Unsaturated. This is the healthy fat, and there are two kinds: monounsaturated and polyunsaturated.

        Monounsaturated fats are found in avocados, peanuts, and peanut butter, and tree nuts like almonds, hazelnuts, cashews, pistachios, and pecans. High amounts are also in oils, such as olive, peanut, safflower, sunflower, and canola oil.

        Polyunsaturated fats include omega-6 fatty acids and omega-3 fatty acids. They are considered essential fats because your body can’t make them and you have to get them from food. Omega-6s are in oils like soybean, corn, sesame, and peanut. They’re also abundant in walnuts, peanuts, pumpkin seeds, and flaxseeds. Omega-3s are in canola and soybean oil, and fish, like salmon, mackerel, herring, tuna, and trout.

        Lowering your risk

        How does fat help (or hurt) the heart? It has to do with lowering LDL (bad) cholesterol levels. Saturated fat raises LDL cholesterol levels. LDL cholesterol gets in the walls of arteries, causing atherosclerosis, a form of blood vessel disease that can lead to heart attacks and strokes.

        “Decreasing saturated fat in your diet thus can lower your risk of heart attacks and strokes,” says Dr. Sacks.

        But it isn’t enough to simply cut out bad fat. You need to replace it with good unsaturated fats.

        Unsaturated fats are good for your heart because they help lower blood pressure and reduce triglycerides, a type of fat in your blood, which slows the buildup of plaque in arteries. In fact, a 2015 study from the nutrition department of the Harvard T.H. Chan School of Public Health and published in the Journal of the American College of Cardiology found that healthy people who switched out saturated fats in their diet for the same amounts of polyunsaturated or monounsaturated fats lowered their risk of heart disease by up to 25%.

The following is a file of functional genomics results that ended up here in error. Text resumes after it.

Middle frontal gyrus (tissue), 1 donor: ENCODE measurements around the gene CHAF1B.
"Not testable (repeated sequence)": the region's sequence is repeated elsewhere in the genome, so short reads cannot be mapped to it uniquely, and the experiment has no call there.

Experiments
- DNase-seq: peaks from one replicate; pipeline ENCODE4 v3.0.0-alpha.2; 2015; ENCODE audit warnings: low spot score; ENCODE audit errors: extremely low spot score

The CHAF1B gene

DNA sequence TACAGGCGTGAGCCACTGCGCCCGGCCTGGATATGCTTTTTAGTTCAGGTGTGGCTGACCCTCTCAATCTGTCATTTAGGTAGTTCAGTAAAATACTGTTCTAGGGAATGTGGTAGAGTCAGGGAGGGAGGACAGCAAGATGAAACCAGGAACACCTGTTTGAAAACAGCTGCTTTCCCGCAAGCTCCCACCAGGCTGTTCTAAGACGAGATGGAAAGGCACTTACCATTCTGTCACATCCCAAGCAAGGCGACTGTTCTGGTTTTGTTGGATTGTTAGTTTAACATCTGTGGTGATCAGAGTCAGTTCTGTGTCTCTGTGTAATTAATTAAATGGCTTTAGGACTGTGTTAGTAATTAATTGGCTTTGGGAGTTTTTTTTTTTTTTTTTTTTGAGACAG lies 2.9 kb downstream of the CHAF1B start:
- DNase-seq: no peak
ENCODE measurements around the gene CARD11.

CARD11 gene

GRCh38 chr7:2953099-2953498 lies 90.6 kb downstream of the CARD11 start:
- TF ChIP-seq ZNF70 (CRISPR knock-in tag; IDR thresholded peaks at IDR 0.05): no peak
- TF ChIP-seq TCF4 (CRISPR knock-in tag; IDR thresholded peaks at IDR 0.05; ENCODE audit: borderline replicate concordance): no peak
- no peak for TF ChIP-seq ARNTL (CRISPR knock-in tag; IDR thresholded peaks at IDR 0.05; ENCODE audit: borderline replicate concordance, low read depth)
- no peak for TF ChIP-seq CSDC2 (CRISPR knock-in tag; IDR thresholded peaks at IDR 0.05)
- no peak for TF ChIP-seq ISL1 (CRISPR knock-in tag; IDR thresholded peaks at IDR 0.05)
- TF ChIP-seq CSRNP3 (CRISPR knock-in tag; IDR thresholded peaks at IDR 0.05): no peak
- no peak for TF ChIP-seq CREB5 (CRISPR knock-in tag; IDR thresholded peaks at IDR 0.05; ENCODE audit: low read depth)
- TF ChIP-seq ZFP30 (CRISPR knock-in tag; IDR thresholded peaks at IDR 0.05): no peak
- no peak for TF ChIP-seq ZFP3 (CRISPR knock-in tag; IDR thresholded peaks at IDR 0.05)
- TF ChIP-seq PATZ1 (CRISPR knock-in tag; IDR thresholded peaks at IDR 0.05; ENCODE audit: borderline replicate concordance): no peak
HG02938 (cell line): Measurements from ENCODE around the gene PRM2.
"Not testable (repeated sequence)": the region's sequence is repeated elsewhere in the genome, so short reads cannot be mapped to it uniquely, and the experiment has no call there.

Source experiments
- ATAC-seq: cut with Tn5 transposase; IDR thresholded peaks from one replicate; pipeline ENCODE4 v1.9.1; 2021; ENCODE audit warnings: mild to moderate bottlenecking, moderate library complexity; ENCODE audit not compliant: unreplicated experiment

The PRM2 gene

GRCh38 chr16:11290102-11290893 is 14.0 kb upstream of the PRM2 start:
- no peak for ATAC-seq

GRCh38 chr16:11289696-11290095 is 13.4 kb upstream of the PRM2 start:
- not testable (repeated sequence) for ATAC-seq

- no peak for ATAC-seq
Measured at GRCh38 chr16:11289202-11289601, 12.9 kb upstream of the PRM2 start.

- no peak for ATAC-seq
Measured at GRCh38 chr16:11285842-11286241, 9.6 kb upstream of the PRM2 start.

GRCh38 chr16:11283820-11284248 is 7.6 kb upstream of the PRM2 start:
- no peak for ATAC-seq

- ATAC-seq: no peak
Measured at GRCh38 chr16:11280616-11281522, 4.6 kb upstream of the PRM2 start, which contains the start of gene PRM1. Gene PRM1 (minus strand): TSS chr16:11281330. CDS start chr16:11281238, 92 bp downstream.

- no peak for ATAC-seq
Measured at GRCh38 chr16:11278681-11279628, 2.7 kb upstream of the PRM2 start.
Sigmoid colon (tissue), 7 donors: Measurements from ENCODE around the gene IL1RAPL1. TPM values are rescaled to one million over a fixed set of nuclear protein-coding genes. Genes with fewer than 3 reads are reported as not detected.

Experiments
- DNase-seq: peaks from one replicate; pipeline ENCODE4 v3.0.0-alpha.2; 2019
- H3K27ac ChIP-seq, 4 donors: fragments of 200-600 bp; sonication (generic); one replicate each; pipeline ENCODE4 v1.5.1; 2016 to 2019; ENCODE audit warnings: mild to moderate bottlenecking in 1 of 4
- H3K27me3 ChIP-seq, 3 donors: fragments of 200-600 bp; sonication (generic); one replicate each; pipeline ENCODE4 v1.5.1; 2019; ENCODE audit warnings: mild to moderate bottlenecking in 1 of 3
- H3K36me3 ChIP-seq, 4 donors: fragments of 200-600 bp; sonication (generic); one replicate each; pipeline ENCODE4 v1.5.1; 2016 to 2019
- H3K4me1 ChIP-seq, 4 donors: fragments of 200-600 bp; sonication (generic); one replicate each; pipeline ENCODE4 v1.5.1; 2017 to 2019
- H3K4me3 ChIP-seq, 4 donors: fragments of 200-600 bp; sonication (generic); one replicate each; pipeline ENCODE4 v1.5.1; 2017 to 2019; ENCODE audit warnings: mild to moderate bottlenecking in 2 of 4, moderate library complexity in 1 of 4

Making this switch can also help protect against diabetes, a significant risk factor for heart disease, by improving blood glucose (sugar) levels, according to an analysis of observational studies involving almost 5,000 people, published online July 19, 2016, by PLOS Medicine.

        The researchers found that switching as little as 5% of daily calories from saturated fats to unsaturated fats lowered average glucose levels enough to reduce the incidence of type 2 diabetes by 22% and cardiovascular disease by 6.8%.

        Trans fats: Going, going, almost gone

        The worst type of fat is trans fat, which has been shown to raise LDL cholesterol levels. Trans fats are found (typically in the form of partially hydrogenated oil) in many common baked goods like crackers, cookies, cakes, biscuits, and rolls, as well as in other snack foods and fast foods. However, they have become less of a health concern since the FDA pressured food manufacturers to eliminate them. They are nearly gone from most food products, but always check the Nutrition Facts panel on the label to be safe. Be aware that even if the label says zero grams of trans fat per serving, there still may be up to 0.5 grams.

        • Heat
          February 25, 2021 at 9:29 am (3 years ago)

          No Cindy in all truth anything low fat is not healthy it means the food is modified meaning they’re taking out the healthy fats and replacing it with some genetically modified stuff. Check into it and you’ll see it’s really not healthy if it says low fat your body wants fat go back to your ancestors they never ate anything modified and replaced with something low fat it was natural with the regular fats that belong in it. But with this being said this is great for keto high fats low carbs except for skip the ketchup unless you’re going sugar-free.